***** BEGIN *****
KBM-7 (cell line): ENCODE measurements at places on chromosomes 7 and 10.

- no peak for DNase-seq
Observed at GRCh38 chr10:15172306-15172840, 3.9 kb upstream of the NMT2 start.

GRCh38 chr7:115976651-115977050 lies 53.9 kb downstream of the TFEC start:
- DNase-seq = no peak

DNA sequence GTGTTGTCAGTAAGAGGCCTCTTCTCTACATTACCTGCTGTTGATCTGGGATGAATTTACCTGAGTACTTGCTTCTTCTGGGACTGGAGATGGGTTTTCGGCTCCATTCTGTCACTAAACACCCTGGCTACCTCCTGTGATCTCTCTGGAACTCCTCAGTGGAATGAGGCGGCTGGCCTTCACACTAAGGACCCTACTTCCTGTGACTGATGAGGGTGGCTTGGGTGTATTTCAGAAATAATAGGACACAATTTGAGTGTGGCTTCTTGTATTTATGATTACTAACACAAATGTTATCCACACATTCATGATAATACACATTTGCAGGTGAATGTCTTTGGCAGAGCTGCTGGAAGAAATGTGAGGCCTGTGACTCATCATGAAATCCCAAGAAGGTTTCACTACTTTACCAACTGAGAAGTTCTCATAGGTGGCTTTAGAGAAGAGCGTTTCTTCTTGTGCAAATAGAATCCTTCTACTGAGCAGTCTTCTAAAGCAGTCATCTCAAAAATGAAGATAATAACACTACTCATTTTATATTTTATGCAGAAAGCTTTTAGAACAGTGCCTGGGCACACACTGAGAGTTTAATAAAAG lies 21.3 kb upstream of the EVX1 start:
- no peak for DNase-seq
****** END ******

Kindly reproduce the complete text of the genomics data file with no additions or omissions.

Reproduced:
KBM-7 (cell line): ENCODE measurements at places on chromosomes 7 and 10.

- no peak for DNase-seq
Observed at GRCh38 chr10:15172306-15172840, 3.9 kb upstream of the NMT2 start.

GRCh38 chr7:115976651-115977050 lies 53.9 kb downstream of the TFEC start:
- DNase-seq = no peak

DNA sequence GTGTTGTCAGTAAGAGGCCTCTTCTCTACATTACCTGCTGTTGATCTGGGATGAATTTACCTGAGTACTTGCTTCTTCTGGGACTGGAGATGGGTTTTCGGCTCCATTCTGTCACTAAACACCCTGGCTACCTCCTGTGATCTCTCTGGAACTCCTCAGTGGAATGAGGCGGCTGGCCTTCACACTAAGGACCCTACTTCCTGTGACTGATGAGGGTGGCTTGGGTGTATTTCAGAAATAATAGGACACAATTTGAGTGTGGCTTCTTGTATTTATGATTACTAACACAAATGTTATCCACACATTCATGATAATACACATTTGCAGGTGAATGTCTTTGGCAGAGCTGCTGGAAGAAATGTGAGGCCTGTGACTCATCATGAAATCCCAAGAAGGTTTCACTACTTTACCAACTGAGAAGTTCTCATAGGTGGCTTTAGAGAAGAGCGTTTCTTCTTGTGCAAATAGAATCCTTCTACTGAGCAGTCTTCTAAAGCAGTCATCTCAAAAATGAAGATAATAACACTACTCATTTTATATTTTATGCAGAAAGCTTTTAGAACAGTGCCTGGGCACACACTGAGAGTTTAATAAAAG lies 21.3 kb upstream of the EVX1 start:
- no peak for DNase-seq